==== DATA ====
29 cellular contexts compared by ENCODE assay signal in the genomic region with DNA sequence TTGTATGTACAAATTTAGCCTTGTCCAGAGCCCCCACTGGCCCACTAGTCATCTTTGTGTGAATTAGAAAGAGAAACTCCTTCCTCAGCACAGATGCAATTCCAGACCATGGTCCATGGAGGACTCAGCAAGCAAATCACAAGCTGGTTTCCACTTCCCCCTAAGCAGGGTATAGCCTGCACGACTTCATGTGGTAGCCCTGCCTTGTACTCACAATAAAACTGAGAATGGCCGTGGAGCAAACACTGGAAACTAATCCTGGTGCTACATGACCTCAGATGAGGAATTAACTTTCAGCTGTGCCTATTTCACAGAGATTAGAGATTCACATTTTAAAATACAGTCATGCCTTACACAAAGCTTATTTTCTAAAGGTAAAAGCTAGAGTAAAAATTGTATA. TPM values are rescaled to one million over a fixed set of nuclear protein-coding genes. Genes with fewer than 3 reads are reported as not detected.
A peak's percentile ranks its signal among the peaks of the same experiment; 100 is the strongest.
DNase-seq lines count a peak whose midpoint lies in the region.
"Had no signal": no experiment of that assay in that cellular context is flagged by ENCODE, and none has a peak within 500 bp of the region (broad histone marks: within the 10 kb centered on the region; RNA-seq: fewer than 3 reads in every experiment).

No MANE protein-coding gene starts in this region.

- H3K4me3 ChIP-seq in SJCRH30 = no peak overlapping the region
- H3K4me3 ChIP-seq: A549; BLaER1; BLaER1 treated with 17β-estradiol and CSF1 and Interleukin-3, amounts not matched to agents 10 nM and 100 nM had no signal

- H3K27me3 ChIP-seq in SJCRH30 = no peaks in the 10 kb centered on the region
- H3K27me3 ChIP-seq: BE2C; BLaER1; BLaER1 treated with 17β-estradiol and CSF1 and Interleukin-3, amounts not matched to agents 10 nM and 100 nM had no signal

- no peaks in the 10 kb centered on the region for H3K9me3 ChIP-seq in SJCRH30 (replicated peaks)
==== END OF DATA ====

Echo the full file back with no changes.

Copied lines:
29 cellular contexts compared by ENCODE assay signal in the genomic region with DNA sequence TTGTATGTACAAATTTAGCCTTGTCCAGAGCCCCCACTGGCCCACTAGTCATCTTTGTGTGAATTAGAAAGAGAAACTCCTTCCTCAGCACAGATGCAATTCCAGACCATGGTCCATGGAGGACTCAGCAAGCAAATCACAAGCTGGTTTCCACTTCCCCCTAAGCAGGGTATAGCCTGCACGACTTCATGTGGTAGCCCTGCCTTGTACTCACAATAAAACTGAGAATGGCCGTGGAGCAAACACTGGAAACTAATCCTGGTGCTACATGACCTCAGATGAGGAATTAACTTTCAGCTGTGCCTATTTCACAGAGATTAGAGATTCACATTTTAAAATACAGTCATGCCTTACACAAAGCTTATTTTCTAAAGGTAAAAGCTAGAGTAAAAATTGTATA. TPM values are rescaled to one million over a fixed set of nuclear protein-coding genes. Genes with fewer than 3 reads are reported as not detected.
A peak's percentile ranks its signal among the peaks of the same experiment; 100 is the strongest.
DNase-seq lines count a peak whose midpoint lies in the region.
"Had no signal": no experiment of that assay in that cellular context is flagged by ENCODE, and none has a peak within 500 bp of the region (broad histone marks: within the 10 kb centered on the region; RNA-seq: fewer than 3 reads in every experiment).

No MANE protein-coding gene starts in this region.

- H3K4me3 ChIP-seq in SJCRH30 = no peak overlapping the region
- H3K4me3 ChIP-seq: A549; BLaER1; BLaER1 treated with 17β-estradiol and CSF1 and Interleukin-3, amounts not matched to agents 10 nM and 100 nM had no signal

- H3K27me3 ChIP-seq in SJCRH30 = no peaks in the 10 kb centered on the region
- H3K27me3 ChIP-seq: BE2C; BLaER1; BLaER1 treated with 17β-estradiol and CSF1 and Interleukin-3, amounts not matched to agents 10 nM and 100 nM had no signal

- no peaks in the 10 kb centered on the region for H3K9me3 ChIP-seq in SJCRH30 (replicated peaks)